Cosell was already famous as he stood on the field that night, as he turned to Joe Namath and asked if he agreed with Weeb Ewbank’s prediction that the 1970 Jets were better than the ’68 Super Bowl champs (“No I don’t,” Joe Willie replied candidly and sheepishly, “but I hope Weeb’s right.”) But he was about to reach a place no sports broadcaster had ever before reached, and would never reach again.
“The national omniscient,” is the way Miami sports columnist Edwin Pope would soon describe him, and that was perfect. In later years, Cosell’s weekly attempts to empty thesauruses while describing screen passes would earn him simultaneous victories in both “most beloved” and “most hated” polls.
For now, as Paul Zimmerman would write in The Post a few weeks after the debut, “Howard fights to get a word in edge-wise.” Jackson, classically trained as a play-by-play man, dominated most of the broadcast that first night (and was already viewed as merely a place-holder until Frank Gifford’s CBS contract ran out at year’s end).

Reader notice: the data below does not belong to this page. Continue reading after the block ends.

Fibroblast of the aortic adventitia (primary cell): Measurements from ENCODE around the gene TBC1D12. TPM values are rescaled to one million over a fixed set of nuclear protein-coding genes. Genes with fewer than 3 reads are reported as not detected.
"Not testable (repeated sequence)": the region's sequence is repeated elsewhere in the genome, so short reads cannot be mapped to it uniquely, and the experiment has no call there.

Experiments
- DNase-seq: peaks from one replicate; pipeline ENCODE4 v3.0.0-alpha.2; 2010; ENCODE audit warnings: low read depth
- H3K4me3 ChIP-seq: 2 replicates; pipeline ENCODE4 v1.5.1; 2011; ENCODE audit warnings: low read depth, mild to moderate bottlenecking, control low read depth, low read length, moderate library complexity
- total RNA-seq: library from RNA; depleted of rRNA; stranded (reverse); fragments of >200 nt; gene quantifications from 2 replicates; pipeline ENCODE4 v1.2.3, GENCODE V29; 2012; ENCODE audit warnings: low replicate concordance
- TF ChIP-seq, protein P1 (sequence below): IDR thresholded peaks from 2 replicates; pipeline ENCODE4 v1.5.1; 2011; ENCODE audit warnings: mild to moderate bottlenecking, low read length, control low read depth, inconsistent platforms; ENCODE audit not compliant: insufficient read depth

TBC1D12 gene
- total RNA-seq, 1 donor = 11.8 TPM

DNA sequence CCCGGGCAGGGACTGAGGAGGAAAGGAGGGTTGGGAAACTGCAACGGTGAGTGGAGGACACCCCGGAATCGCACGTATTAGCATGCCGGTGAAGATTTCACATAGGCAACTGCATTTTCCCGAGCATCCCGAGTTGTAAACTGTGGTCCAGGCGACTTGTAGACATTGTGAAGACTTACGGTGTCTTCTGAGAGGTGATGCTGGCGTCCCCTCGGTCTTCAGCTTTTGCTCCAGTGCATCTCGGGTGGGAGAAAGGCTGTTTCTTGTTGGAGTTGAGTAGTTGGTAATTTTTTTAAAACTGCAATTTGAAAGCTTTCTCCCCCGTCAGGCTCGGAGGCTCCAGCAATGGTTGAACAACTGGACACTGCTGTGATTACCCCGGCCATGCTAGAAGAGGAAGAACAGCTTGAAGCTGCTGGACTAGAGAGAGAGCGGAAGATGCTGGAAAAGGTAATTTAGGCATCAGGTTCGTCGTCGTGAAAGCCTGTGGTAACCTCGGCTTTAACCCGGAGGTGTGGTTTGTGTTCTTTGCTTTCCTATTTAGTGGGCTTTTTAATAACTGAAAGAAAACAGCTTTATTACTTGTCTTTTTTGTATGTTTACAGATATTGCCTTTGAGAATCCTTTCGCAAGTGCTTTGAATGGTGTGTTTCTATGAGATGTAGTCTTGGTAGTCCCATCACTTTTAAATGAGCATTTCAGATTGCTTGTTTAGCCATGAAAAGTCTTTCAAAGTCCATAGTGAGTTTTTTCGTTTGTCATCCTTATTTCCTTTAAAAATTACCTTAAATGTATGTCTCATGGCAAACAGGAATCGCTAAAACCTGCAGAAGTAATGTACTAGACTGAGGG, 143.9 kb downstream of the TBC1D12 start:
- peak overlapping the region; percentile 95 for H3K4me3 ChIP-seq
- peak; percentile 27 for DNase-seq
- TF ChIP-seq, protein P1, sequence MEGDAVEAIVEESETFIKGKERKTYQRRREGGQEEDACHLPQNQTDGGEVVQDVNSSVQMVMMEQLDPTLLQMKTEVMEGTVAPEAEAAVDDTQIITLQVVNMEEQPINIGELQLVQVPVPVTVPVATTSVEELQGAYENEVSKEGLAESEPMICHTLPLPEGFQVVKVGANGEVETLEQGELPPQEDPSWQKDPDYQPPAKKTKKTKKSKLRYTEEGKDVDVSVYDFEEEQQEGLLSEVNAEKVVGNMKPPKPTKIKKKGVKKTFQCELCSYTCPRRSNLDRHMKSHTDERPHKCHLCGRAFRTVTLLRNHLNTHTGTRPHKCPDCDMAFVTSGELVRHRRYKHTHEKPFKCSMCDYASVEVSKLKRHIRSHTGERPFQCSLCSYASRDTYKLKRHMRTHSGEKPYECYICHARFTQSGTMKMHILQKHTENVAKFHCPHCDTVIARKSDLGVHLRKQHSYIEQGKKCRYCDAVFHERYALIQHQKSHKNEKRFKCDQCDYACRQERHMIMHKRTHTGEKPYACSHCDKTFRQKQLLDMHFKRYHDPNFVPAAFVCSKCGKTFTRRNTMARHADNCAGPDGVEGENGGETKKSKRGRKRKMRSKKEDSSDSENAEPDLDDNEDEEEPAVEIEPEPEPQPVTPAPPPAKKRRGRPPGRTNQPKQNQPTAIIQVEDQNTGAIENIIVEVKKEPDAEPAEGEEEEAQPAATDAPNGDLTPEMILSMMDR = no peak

But the other star born that night was Don Meredith, the ex-Cowboy introduced by Cosell as “our Monday-evening quarterback” who was so nervous the camera first caught him wiping his brow with a handkerchief as he began an awkward comparison of Namath and Browns’ quarterback Bill Nelson.
“Howard,” Dandy Don said at one point, “let’s just have some fun.”
And fun is what they would have. ABC had paid $8.5 million for the rights to televise those games in 1970 and it cost just $65,000 for a minute of advertising, which proved a bonanza when one out of three U.S. televisions wound up tuning into the game (despite the fact it was blacked out in football-mad Cleveland).